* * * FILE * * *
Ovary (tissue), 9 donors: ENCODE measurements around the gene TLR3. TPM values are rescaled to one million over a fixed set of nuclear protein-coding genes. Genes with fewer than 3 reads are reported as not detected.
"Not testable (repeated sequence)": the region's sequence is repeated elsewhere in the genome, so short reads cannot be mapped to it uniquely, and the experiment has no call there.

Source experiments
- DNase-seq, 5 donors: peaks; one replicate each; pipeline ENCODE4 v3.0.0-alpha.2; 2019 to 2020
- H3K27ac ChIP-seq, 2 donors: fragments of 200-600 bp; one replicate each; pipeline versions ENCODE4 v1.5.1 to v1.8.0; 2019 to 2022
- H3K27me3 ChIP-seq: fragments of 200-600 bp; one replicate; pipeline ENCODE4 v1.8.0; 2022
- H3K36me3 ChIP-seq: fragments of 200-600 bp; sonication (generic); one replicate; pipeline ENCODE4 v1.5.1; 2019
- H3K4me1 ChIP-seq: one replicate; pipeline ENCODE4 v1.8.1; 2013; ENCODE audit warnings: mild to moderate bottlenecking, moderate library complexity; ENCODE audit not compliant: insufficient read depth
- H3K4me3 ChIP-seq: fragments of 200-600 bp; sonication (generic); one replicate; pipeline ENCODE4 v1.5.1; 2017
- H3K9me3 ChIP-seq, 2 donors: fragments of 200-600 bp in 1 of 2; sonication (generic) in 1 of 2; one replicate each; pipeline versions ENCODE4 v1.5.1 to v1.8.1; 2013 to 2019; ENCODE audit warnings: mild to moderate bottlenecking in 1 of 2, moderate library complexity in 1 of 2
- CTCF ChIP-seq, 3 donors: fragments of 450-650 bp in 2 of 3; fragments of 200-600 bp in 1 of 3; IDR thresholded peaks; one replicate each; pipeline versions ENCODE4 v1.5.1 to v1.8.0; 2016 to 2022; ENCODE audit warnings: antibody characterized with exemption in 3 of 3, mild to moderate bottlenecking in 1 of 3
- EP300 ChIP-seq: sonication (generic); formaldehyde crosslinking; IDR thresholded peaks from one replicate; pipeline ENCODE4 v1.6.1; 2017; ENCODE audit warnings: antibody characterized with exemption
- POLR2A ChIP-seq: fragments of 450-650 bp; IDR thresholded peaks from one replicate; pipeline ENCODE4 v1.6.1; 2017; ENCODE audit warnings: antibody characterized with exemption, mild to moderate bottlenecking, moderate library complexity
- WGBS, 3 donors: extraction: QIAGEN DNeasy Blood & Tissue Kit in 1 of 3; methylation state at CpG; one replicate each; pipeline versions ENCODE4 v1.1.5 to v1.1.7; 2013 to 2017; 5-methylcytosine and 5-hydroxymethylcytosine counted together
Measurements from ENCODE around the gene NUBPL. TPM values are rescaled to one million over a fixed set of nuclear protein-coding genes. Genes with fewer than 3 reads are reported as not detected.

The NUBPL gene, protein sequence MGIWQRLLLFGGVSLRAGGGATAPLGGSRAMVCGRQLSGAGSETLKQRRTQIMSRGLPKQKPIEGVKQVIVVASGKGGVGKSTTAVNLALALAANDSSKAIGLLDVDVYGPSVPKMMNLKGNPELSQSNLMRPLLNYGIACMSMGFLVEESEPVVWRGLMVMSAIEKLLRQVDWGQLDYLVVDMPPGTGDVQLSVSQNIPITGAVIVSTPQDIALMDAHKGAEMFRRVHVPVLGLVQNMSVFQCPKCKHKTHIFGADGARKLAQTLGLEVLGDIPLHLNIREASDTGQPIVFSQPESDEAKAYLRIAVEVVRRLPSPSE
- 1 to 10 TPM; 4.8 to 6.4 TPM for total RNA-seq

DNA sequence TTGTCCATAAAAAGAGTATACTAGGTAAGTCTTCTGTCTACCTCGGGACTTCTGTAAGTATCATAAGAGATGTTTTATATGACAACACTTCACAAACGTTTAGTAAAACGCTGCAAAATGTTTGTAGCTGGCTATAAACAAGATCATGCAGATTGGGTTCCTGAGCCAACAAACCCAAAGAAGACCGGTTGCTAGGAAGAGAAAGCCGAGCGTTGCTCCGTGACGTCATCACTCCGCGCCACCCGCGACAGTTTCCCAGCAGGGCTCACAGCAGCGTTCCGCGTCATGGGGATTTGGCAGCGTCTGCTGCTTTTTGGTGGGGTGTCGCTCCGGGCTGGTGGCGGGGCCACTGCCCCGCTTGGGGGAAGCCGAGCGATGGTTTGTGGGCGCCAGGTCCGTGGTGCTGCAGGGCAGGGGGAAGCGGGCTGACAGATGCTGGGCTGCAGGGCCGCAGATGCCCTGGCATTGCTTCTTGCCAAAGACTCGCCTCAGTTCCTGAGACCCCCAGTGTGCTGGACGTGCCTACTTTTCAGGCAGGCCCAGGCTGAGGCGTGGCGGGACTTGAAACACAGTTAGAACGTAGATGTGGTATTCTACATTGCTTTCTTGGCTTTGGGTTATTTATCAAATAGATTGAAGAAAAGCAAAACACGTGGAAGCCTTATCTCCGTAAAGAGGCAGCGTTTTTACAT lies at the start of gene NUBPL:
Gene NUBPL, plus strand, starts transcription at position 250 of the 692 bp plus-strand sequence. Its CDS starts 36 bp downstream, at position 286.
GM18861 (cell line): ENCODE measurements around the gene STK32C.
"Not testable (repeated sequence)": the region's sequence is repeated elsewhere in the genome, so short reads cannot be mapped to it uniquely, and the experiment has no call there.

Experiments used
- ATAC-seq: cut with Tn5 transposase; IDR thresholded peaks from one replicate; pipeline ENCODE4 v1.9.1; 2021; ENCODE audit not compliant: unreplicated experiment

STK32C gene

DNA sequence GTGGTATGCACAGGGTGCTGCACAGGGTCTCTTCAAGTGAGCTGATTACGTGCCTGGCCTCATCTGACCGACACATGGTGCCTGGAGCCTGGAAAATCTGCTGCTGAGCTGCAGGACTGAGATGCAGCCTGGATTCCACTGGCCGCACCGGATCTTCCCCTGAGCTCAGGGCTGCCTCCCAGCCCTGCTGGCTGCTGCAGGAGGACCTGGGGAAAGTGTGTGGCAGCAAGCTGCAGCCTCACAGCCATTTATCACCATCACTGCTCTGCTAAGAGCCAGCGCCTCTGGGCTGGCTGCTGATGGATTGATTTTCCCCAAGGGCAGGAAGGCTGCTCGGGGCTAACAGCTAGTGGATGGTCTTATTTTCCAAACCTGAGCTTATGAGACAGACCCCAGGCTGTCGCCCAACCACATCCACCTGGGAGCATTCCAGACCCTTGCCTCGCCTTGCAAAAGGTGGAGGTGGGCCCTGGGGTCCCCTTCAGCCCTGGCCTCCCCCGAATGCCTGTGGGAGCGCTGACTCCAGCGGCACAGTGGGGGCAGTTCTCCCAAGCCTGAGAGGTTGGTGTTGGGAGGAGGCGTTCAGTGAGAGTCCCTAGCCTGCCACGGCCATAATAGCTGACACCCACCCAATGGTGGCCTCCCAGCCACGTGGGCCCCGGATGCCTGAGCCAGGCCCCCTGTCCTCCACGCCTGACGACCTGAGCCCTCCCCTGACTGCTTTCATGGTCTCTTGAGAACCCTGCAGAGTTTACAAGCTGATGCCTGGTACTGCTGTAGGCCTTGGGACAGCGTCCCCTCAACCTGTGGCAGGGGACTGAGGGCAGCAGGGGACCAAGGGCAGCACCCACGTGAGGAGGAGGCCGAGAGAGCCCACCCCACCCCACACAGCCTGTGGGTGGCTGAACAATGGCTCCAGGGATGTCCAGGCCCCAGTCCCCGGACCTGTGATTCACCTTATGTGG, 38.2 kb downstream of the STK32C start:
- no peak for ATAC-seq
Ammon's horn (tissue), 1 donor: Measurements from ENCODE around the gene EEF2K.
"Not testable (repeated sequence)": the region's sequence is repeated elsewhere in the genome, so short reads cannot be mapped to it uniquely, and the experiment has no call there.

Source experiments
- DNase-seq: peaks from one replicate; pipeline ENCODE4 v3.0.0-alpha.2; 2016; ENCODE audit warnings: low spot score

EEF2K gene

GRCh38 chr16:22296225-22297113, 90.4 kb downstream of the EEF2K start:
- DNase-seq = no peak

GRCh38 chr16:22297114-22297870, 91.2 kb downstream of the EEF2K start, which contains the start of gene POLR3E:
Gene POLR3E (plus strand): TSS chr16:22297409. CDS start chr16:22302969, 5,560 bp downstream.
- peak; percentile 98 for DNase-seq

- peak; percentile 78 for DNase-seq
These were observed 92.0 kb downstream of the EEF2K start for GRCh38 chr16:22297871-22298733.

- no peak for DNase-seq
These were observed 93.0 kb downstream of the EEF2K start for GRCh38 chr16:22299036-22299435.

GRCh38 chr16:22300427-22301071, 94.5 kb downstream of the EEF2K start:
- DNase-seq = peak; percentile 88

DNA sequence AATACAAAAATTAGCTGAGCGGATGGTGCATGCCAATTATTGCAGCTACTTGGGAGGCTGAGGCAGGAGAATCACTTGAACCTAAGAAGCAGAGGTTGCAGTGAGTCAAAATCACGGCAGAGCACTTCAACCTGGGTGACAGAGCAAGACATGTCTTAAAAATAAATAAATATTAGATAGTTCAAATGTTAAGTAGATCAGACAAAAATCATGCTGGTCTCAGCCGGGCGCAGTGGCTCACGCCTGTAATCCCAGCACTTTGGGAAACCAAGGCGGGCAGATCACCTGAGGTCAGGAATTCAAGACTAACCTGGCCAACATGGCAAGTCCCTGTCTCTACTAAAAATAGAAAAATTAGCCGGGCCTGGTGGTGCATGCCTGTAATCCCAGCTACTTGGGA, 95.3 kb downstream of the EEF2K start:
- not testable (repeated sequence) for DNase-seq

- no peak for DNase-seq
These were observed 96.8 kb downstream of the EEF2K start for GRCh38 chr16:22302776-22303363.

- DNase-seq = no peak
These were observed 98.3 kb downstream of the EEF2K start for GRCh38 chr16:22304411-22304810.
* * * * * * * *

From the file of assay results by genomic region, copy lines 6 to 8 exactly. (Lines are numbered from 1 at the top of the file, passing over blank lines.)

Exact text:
- H3K27me3 ChIP-seq: fragments of 200-600 bp; one replicate; pipeline ENCODE4 v1.8.0; 2022
- H3K36me3 ChIP-seq: fragments of 200-600 bp; sonication (generic); one replicate; pipeline ENCODE4 v1.5.1; 2019
- H3K4me1 ChIP-seq: one replicate; pipeline ENCODE4 v1.8.1; 2013; ENCODE audit warnings: mild to moderate bottlenecking, moderate library complexity; ENCODE audit not compliant: insufficient read depth